About the Book
Author: Doug Powell
Release date: October 15, 2021
A list of hiding places on a strip of papyrus found inside a mummy mask thrusts Graham Eliot, Ancient Near East scholar, into a hunt for the treasures of the second temple. The list has already cost the life of a colleague, and now he is being pursued as he races to recover what has been lost for almost 2,000 years.
As he literally digs into Jerusalem, he is haunted by the recent deaths of his wife and daughter, which have left him doubting the existence of God. His spiritual and archaeological struggles become more entwined as his life is repeatedly threatened the longer the work continues. When he reaches the final site—the cisterns below the Temple Mount, a network of caves and tunnel no one has entered in 150 years and that no one has ever explored—Graham discovers far greater treasure than he ever imagined.
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This is a novel for readers who are interested in all things relating to archaeology. The narrative includes a wealth of information on kinds of manuscripts and on various finds, such as the infamous bone box called James' ossuary. There are also lots of history references and explanations of locations and discoveries. Of particular interest is recovering manuscript fragments from mummy masks, a prominent feature in this novel. Readers will also learn about black market efforts at reclaiming and selling antiquities.
The plot has some action but there is also a great deal of descriptive material, such as near the end when Graham's traversing tunnels takes readers through several chapters. I have to admit I skimmed some of the methodical description. I appreciate Powell's Afterword where he explains what in the book describes facts and what has been imagined.
This is a good novel for readers who appreciate learning much about antiquities in the Holy Land and are not looking so much for a tightly woven and exciting plot.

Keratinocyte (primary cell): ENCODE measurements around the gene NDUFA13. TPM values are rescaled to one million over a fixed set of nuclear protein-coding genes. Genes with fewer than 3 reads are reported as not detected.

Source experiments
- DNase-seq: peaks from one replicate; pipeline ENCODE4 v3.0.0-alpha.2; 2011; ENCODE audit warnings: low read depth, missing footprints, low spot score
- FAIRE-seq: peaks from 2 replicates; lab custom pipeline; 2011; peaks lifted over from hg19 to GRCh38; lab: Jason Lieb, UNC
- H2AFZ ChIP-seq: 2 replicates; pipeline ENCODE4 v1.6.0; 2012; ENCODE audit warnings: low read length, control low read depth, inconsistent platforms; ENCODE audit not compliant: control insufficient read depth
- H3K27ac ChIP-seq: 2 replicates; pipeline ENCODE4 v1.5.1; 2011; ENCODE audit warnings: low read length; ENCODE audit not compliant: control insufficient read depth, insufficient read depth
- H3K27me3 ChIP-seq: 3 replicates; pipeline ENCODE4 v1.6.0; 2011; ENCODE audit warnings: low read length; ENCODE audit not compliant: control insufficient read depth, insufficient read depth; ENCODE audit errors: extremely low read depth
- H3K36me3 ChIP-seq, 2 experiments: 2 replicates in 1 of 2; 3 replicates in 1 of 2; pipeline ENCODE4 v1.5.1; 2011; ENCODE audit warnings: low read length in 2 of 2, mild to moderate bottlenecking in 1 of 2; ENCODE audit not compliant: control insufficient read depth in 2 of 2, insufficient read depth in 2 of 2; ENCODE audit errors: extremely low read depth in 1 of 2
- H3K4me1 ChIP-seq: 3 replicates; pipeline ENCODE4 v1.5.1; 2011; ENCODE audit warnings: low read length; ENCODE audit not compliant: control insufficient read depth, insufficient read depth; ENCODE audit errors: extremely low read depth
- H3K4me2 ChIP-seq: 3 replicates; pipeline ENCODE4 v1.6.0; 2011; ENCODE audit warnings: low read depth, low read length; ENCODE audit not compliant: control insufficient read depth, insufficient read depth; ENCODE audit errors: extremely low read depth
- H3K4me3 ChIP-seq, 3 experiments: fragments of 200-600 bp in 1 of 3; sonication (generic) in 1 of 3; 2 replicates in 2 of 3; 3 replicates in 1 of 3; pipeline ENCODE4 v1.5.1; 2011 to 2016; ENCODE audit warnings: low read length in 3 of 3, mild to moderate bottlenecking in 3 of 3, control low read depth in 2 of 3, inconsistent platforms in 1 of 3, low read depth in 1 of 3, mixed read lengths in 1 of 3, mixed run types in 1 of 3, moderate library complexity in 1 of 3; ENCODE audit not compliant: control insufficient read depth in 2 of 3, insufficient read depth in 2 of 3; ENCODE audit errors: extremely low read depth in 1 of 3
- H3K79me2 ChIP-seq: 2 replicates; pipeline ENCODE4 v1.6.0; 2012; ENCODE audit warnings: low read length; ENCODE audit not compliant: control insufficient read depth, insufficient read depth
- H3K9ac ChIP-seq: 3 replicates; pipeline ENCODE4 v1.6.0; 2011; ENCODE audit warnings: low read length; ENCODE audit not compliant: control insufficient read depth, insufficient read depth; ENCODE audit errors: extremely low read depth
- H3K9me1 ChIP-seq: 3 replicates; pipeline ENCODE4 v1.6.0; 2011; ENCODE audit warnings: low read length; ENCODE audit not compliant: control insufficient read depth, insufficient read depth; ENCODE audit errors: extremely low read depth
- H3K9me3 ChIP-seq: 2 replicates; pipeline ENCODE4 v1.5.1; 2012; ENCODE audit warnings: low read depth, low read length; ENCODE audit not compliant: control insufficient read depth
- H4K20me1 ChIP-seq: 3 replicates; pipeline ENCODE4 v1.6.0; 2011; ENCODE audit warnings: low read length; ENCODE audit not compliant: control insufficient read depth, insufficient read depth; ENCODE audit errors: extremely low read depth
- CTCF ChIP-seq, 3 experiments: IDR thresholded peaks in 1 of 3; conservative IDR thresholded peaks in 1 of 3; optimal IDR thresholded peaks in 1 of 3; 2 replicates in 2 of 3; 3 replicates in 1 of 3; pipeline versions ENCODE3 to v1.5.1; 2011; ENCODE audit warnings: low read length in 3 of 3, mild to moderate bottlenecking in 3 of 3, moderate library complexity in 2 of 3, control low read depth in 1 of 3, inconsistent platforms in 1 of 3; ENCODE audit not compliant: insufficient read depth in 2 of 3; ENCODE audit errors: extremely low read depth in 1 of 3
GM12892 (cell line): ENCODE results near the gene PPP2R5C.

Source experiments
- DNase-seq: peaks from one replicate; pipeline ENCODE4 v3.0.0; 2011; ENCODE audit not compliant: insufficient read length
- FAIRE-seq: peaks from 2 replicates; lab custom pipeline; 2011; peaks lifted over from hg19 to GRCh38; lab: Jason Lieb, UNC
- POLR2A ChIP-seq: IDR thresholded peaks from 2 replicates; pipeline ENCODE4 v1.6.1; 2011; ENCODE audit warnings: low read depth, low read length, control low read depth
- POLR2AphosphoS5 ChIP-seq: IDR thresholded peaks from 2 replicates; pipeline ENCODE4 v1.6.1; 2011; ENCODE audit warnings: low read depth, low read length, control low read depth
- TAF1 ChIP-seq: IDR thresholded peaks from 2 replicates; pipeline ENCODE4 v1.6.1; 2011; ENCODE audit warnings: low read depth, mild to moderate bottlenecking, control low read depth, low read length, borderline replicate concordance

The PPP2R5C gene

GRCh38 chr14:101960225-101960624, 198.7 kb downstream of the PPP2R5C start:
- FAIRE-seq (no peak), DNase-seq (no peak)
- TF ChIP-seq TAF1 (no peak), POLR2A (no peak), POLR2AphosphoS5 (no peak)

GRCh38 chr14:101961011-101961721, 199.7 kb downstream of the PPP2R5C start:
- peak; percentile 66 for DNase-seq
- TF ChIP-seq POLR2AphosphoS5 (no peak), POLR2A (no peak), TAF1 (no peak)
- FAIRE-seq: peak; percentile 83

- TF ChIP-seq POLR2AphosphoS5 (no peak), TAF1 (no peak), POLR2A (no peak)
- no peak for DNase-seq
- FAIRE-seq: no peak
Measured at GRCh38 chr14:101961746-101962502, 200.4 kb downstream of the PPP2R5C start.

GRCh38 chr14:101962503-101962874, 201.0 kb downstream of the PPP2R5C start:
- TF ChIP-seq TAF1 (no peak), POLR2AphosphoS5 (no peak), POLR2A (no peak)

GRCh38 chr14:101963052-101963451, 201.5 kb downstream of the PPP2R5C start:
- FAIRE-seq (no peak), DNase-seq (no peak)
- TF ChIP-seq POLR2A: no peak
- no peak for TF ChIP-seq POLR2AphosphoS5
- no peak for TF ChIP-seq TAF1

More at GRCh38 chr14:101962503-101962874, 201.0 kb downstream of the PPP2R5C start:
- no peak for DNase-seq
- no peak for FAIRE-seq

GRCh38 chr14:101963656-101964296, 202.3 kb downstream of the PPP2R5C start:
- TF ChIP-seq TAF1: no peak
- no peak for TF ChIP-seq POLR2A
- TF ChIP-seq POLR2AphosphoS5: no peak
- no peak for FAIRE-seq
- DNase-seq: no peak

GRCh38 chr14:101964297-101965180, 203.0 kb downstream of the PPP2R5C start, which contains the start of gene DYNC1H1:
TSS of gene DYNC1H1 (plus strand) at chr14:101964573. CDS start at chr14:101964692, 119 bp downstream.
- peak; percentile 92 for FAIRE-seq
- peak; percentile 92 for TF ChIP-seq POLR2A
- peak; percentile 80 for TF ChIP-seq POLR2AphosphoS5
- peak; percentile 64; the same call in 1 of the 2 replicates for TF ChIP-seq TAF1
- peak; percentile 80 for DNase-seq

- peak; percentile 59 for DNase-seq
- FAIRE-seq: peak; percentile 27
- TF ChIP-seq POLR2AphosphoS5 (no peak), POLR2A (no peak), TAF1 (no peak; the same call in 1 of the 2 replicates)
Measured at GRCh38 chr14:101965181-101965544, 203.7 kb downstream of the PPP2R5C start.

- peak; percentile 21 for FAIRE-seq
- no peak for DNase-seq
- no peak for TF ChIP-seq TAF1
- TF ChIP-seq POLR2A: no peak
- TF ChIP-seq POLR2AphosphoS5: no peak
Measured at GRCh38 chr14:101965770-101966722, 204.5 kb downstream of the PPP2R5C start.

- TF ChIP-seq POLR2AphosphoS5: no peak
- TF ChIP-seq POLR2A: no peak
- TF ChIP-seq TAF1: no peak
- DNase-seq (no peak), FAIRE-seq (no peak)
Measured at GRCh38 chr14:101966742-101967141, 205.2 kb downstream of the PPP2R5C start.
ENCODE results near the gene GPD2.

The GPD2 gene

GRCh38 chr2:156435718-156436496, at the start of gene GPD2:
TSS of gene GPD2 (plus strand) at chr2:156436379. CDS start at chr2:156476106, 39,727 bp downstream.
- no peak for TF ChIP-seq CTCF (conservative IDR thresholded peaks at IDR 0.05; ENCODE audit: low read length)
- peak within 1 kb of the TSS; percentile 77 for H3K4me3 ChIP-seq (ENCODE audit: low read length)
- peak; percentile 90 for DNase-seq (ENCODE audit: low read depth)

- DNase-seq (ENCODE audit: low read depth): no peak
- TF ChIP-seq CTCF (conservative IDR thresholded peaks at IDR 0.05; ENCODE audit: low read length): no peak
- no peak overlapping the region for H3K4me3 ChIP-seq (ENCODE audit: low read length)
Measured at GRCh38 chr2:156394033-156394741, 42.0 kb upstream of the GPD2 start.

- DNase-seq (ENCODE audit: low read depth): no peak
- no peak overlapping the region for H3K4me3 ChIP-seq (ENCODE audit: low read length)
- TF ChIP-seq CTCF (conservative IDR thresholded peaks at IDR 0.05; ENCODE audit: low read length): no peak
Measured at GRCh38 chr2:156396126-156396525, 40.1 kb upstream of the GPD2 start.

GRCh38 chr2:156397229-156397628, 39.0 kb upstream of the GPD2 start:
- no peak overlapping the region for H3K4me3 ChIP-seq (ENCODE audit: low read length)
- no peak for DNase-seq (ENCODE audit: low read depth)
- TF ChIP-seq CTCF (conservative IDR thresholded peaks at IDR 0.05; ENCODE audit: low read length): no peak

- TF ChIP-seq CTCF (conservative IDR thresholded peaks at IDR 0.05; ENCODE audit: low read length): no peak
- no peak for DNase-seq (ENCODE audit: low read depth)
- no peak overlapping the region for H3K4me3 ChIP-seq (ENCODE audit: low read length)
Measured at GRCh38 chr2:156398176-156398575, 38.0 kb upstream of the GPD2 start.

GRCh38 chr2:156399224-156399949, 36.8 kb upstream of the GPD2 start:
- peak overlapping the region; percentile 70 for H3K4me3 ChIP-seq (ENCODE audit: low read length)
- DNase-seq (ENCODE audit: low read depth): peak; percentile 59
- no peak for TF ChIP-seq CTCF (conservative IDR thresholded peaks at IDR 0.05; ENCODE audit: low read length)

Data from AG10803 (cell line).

My rating: 4/5 stars.
About the Author
More from Doug
In December 2013, I attended a private event where an Ancient Near East scholar demonstrated a method he had developed for deconstructing certain kinds of mummy masks. He explained that many mummy masks were made with an early form of papier-mâché called cartonnage. Instead of paper as we know it, the material that was molded and shaped was papyrus, an early form of paper made from the leaves of a papyrus plant. However, papyrus was too expensive to justify using it for mummy’s. So a funerary attendant would collect discarded books, letters, and documents—whatever he could find—and use them construct the mask.
The scholar then explained that if a mask could be found from the right location and the right time period, then it might contain fragments of biblical manuscripts. The problem was how to dissolve the adhesive to separate and extract the individual fragments. After much trial and error, he had hit on a solution—a liquid key, of sorts—to unlock the mask. He then went to the pantry where the event was taking place and turned on a camera mounted above the sink that fed video back to the auditorium where I watched the big screen along with more than a hundred other apologists and scholars.
He submerged the mask into what look like bubbles from dishwashing liquid, narrating what was happening as he worked the solution into the mask. After a few moments, he announced something had just come loose, then pulled a hand from the bubbles, an ancient fragment pinched between his fingers. He repositioned it in this palm and identified the text as Coptic. He set it aside to dry, then repeated the process, pulling fragments more quickly as the mask disintegrated.
The mask yielded several dozen fragments, many with writing on them. After letting them dry, the scholars who had watched the demonstration then tried to read and identify each of the texts on the fragments by entering the words they could make out into a database of ancient writings. Full disclosure: out of the entire batch, I could read only one word, which was and. So I didn’t exactly do any heavy-lifting to help move the body of scholarly knowledge forward. By the end of the next day, five fragments from the New Testament had been identified, and one from Jeremiah.
As fascinating as the experience was, I found myself wondering, What would be the craziest thing that could possibly be found inside the mask? At the time, I had no plans to write a novel. But somehow the question was a seed that grew in the dark, given that I didn’t actively pursue it. Years later—quite unexpectedly—I found an answer to the question. And I realized I was sitting on a premise to a novel. The presentation became the first scene in the book that became The Well of the Soul.
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(My star ratings: 5-I love it, 4-I like it, 3-It's OK, 2-I don't like it, 1-I hate it.)